Trio's Trek: A short review
Trio's Trek: A short review
Author: Bernd Wechner
Published on: August 1, 2001
Way back in May of 1997 I found and reviewed a wonderful book, written by a woman who hitched around the world on her own in the 1960's. A cherished friend of mine dug another old marvel out of the tomes in the National Library of Australia that reaches even further back into time!
In 1949 Nancy Blessley advertised in a prominent English paper:
Young woman requires two female companions for a bus-cum-hitch-hike via France, Spain, the North African Coast, Egypt, the Sudan, Uganda and the Belgian Congo to Kenya. Low costs.
She picked up Joy Daneman in Britain and Mary Jaques-Aldridge in Paris. Six years later, Mary would go on to write a book about the trip: Trio's Trek: The Story of a Ten-Thousand Mile Hitch-Hike, W.H. Allen London, 1955.
Fundamentally the book is a rather plainly written travelogue, and I doubt it met with much success in its time. But today, some 50 years later, the glimpse back to those post war years, with three prudish young women game enough to hitch from London, through France, Spain, Morocco, Algeria and Tunisia to Egypt is full of curios. They hitched only little after Egypt, but still, their story is worth a glimpse.
I mean, after the trip, Mary and Joy write:
Surely hitch-hiking is one of the best methods of getting to know the people of a country when one is only passing through!
"What a pity, that some of the world's politicians can't go, incognito of course, on a hitch-hiking trip!", remarked Joy.
and if you think times were safer back then, I'd reconsider. If anything we have here three young women with a little courage in a time where the countries they were visiting were more feared than hitch-hiking. Things have changed a little since then.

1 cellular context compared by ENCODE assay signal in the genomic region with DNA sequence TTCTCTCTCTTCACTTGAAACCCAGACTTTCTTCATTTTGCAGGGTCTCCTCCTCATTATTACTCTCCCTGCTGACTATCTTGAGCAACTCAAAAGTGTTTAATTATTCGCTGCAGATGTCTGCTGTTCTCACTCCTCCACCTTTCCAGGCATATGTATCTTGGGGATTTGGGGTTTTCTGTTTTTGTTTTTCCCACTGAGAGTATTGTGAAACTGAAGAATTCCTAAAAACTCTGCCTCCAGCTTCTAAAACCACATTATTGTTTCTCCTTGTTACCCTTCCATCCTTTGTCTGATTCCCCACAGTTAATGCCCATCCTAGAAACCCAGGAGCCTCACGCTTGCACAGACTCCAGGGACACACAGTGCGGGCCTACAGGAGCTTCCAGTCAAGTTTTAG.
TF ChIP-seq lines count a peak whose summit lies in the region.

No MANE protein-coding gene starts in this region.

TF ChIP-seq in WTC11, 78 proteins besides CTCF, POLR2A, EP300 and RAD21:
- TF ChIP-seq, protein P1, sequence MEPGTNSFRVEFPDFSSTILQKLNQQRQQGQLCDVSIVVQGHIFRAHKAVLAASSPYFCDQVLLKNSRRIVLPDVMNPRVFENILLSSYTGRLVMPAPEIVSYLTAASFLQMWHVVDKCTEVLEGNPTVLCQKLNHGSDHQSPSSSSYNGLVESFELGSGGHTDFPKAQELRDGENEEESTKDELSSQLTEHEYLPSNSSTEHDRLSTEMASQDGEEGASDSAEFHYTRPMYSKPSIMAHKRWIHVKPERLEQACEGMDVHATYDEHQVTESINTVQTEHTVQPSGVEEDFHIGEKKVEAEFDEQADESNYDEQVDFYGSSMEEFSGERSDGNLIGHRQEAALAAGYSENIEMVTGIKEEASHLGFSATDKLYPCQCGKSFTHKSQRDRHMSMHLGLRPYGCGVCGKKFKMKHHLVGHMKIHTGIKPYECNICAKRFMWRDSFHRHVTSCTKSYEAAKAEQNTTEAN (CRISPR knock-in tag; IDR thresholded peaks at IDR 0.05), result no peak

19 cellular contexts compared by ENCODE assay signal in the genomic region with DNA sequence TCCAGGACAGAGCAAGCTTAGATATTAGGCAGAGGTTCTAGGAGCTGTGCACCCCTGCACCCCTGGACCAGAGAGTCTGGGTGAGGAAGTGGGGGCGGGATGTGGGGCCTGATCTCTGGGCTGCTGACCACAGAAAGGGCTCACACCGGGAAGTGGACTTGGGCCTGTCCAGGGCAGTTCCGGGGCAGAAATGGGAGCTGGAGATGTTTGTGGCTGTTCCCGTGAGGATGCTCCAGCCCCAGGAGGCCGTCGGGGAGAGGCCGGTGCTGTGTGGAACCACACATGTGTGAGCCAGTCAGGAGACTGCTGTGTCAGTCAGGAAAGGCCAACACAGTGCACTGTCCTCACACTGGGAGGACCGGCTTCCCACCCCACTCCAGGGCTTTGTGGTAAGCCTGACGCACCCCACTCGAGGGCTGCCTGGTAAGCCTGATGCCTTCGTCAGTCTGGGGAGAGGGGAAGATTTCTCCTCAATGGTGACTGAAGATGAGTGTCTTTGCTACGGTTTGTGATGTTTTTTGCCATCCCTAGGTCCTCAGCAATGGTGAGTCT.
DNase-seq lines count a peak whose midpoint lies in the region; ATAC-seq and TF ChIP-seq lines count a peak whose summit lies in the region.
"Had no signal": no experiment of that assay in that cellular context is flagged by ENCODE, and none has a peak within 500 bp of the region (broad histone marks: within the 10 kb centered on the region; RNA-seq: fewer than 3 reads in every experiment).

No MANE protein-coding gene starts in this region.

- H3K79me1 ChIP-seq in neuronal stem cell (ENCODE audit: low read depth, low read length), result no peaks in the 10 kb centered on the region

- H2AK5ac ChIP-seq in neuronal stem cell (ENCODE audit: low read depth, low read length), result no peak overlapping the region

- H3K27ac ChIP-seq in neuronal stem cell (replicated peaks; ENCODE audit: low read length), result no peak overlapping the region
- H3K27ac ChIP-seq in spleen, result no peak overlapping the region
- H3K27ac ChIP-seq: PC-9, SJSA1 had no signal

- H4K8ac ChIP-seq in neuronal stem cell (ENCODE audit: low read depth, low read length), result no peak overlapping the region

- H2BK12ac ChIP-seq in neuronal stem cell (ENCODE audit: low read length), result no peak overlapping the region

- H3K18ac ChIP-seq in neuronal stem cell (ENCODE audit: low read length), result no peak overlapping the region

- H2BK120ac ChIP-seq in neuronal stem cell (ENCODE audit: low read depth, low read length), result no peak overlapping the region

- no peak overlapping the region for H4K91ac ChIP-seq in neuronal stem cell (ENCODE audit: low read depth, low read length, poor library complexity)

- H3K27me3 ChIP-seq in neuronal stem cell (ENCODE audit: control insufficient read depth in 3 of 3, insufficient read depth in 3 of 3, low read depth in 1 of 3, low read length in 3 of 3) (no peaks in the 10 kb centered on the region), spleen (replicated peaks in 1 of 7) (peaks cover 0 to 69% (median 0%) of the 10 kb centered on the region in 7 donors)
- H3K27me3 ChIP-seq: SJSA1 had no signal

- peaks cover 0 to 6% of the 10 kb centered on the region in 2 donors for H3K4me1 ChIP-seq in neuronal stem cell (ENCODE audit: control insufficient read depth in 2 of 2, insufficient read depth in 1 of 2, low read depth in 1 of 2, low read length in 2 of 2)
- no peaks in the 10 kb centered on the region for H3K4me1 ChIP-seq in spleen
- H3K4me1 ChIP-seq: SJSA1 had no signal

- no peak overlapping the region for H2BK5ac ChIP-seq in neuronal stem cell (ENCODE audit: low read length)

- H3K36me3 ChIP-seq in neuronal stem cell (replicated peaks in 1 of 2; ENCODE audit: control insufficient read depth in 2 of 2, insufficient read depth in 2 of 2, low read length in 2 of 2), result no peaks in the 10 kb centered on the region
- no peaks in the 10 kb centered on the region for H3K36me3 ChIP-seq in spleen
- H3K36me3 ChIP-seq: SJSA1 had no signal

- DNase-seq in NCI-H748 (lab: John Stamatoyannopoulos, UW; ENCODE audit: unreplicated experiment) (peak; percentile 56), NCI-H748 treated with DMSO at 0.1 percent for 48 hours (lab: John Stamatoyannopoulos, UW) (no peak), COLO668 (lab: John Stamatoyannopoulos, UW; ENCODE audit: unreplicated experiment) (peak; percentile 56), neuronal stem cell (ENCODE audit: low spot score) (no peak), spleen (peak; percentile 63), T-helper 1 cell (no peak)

The incredible rise in tourism since their trip shines on through. Who today could travel through Europe and Northern Africa to write of two Frenchmen met in Aswan:
I learned they were tourists, which made them the first we had met anywhere on our travels.
Incredible! In times when tourists were so rare and so unusual you could get away with many things unimaginable today. Consider this passing remark on Morocco:
... every vehicle we hailed stopped with almost embarrassing promptness, the drivers being surprisingly friendly ...
Or this amazing truck ride across the Libyan Desert:
With a certain amount of squeezing there was room for all three of us in the driver's cab, together with the driver and his mate." The truck drove 12 miles and hour, left Friday and expected to have crossed the desert by Monday. A pile of Arabs came along riding on top of the trailer. "Every now and again the Arabs would plunge a hand into the bowl and pick out what they considered to be choice morsels for us. Usually they were lumps of fat which we detested, but we had no alternative but to accept and eat them.
I'm always amazed at how perceptions change too. Went I went to Giza, I could find hardly a visitor that wasn't disappointed with the size of the Pyramids there. Yet Mary writes: